I am going to die.
We all are, actually. One of life’s greatest mysteries is when this will happen and how, but we try not to dwell on it because life is about living and all of the joys and sorrows that come from the journey.
Unfortunately, events like the Boston Marathon bombings prove that life is much more fragile than we often realize in our day-to-day consciousness. In just a matter of moments, we can vanish simply because we were in the wrong place at the wrong time.
That’s a scary thought.
A thought that makes me, a 21-year-old who has a miles-long bucket list, not want to leave my brown leather couch and go out into the world. It’s also one that makes me feel incredibly far from home and vulnerable at this time when I’m living in a big city.
These events that put our lives into perspective seem to happen far too often. A few weekends ago, I went to the Anne Frank museum and was more affected by the visit than I ever expected I would be. Now, looking back, the visit seems to fall right in line with the tragic events that have been happening. I also think it can tell us a lot about patterns of human nature.
I read Anne’s diary a long time ago and distinctly remember certain passages, even though I only read it once. Her diary is a profound insight into the way Jews were treated during the Holocaust, and is made all the more horrifying by the fact that she was just 13 when she started writing it.
Anne’s family moved to Amsterdam after the Nazis took control of Germany, so she lived there since she was a toddler. The museum is located in their Amsterdam home, which is the one they hid in, and ultimately, the one they were discovered in.
The self-guided tour takes you through every room in the house. Anne’s father, Otto, and the museum committee made the decision to leave all of the rooms bare. The effect is intended to remind visitors how the Nazis took everything, from furniture to memories, from the people in the Holocaust.
The set-up works. It works too well.
I felt chills the entire time I walked through. The white walls have quotes from Anne’s diary painted on them, but are otherwise blank and vacant. One notable exception is the pictures of Hollywood stars that Anne tacked up in her bedroom, which are left as if she just pinned them. The secret bookcase door also remains.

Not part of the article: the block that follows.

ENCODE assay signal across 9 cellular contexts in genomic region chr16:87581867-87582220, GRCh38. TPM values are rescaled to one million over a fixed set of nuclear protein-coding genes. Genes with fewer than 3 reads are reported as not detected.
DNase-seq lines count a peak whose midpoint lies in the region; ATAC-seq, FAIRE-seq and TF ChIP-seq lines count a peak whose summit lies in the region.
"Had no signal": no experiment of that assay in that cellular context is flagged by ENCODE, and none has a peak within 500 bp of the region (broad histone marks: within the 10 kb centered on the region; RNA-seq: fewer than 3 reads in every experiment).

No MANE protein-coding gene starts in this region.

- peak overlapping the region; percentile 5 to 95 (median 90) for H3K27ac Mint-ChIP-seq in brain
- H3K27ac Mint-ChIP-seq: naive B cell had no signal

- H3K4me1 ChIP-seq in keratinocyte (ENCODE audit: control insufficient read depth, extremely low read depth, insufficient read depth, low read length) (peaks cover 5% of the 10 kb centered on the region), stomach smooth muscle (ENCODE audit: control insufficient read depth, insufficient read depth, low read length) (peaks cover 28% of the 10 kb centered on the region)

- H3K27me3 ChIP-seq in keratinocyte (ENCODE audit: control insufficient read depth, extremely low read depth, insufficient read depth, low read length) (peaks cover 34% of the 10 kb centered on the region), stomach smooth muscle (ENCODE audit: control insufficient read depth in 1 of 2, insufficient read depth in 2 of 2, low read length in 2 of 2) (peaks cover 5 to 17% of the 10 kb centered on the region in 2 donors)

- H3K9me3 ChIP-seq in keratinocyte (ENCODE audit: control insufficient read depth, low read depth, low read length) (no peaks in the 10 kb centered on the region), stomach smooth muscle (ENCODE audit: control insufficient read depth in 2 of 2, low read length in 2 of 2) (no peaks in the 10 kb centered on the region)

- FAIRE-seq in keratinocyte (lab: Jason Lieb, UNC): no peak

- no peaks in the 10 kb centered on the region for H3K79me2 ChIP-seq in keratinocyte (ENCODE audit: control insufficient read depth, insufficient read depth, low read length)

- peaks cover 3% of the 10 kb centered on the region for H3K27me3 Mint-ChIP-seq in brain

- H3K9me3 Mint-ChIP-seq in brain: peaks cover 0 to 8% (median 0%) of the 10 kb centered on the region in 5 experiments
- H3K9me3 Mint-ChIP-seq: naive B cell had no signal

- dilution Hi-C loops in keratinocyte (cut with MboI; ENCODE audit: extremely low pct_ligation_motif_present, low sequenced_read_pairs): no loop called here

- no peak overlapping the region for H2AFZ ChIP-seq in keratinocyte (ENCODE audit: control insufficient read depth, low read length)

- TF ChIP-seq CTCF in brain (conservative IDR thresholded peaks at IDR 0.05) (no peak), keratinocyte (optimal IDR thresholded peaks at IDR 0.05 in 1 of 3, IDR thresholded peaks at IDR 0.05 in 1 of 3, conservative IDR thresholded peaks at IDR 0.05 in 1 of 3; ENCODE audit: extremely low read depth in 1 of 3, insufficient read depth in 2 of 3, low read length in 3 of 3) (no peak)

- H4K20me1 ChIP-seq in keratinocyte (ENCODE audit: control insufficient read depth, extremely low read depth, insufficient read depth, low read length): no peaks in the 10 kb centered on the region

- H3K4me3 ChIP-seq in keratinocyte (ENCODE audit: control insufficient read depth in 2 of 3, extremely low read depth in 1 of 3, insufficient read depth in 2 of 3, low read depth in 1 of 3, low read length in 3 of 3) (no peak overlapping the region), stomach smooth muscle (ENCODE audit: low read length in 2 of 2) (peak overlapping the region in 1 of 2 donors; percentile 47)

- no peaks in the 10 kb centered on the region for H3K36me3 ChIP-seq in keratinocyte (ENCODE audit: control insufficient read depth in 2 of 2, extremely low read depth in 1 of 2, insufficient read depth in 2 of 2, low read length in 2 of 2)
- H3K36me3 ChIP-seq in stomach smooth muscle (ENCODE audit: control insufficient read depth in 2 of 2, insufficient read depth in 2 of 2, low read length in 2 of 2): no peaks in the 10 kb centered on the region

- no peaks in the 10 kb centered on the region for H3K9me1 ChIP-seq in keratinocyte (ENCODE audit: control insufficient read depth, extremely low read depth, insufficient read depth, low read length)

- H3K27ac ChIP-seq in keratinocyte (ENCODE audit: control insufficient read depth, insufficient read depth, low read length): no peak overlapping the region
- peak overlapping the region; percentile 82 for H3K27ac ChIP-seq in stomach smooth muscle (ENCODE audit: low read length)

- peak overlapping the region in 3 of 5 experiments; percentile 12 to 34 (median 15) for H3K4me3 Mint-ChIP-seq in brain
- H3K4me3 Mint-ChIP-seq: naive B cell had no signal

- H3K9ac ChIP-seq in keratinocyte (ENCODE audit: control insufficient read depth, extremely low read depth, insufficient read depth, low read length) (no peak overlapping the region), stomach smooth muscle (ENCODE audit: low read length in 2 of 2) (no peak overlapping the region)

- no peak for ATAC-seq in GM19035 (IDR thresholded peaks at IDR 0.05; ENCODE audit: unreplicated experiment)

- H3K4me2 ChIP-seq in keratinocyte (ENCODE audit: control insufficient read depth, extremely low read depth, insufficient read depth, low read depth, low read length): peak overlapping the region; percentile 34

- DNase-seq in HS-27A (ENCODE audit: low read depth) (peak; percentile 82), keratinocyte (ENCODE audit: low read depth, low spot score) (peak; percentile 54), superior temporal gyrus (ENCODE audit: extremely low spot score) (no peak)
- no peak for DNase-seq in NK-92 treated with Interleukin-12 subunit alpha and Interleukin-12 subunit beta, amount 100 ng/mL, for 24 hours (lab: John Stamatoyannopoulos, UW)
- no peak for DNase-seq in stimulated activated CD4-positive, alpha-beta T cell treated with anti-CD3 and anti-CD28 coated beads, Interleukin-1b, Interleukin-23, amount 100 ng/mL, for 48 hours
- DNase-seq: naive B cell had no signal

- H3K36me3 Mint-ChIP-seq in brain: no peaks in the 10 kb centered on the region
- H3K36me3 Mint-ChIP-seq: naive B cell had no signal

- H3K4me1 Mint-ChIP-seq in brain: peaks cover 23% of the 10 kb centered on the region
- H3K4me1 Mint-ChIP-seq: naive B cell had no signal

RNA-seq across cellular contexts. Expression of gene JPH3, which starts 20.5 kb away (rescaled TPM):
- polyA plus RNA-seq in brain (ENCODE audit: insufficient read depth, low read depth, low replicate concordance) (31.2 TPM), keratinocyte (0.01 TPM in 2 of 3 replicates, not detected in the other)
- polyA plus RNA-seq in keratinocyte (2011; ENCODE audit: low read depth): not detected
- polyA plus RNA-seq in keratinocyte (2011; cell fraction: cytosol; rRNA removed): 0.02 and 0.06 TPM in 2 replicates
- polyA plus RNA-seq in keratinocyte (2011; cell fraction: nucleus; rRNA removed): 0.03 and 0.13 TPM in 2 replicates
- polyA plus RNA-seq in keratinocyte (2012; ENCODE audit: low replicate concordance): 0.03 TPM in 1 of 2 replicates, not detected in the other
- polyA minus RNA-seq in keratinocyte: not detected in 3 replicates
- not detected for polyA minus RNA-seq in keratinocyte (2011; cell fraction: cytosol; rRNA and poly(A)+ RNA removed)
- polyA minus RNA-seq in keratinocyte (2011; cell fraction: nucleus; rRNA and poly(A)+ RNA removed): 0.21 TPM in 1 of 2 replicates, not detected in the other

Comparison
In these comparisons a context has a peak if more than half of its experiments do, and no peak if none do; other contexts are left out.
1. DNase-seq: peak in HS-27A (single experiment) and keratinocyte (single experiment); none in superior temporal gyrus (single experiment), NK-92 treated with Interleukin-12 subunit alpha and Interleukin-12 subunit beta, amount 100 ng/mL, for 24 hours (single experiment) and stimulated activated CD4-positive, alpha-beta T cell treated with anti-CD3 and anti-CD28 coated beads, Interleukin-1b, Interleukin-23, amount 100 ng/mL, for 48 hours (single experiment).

In the museum, it’s easy to see how Anne was changed. In one room, testimonials from Anne’s surviving friends describe young Anne as a bossy, energetic, effervescent girl whom everyone loved. Her best friend’s mom said, “God knew everything, but Anne knew everything better.”
Over time, she became a serious, anxious and depressed teenager with one simple wish: to go outside. As visitors walk through the secret annex, they can stare at the black curtains that blocked the only windows in the rooms. The space is dark, the mood somber.
In her diary, Anne discusses how she and her family had to “tread lightly” during the day so the workers in her father’s factory wouldn’t know that people were hiding upstairs. As I went through, I too, tried to walk softly.
The room that was most difficult to be in was the room they were discovered in. How could Anne have known that when she walked into the annex, she would never be free again? The thought of Nazi boots stomping on the floorboards and the unforgiving soldiers dragging the Frank family out of the very room I was standing in broke my heart.
The checkered diary Anne received when she was 13 is the last item in the museum. It is her legacy. It is undoubtedly made powerful because the teenaged Anne describes her feelings in a mature and eloquent way. I could feel the pain from the pages while I was in the room. It’s a feeling that will stay with me both as a writer and as a human.
Maybe these tragedies feel more real because I’m so far from home. I can’t imagine any wide-scale trauma happening and never seeing my family again without a word. That exact scenario happened to millions upon millions of people. Even now, the news of the bombings leaves me feeling saddened and vulnerable at the sudden, unexpected loss of life.
Anne’s death, which we can all agree happened far too early, is another eerie reminder that nothing is certain. The bombings, too, are terrifying signs of tragedy at the hands of other humans.
But both can remind of us how much good there still is. For as much as the Anne Frank museum disclosed about the trauma of the Holocaust, it also showed how many people went out of their way to keep Anne and her family in hiding. Otto’s factory staff grocery shopped for the family, bought them magazines and books, and defended the Franks until the last minute. Even in the concentration camps, Anne’s more fortunate friends snuck her extra food rations and risked their lives to come talk to her.
Recently, we’ve all been encouraged by the stories of runners who kept jogging after they completed grueling 26-mile races to donate blood to the victims. We’ve seen the number of people who opened their homes to others, and are inspired by those who ran into, instead of away from, the smoke.
Tragedy is in human history. But if Anne’s story can teach us anything right now, it’s that the heart of life is good. We might be changed irreparably when these events occur, but we will carry an appreciation for our existence with us as we continue. We know that humans will rise up in the face of tragedy. Good people outnumber the bad. And life will go on.
So yes, we will die. And no, we most likely will not know when. But that’s better. There’s still reason to leave the couch. This is a privilege we have that Anne never did.
And there’s still reason to keep moving.
To keep running.
As Anne said, “Despite everything, I believe that people are really good at heart.”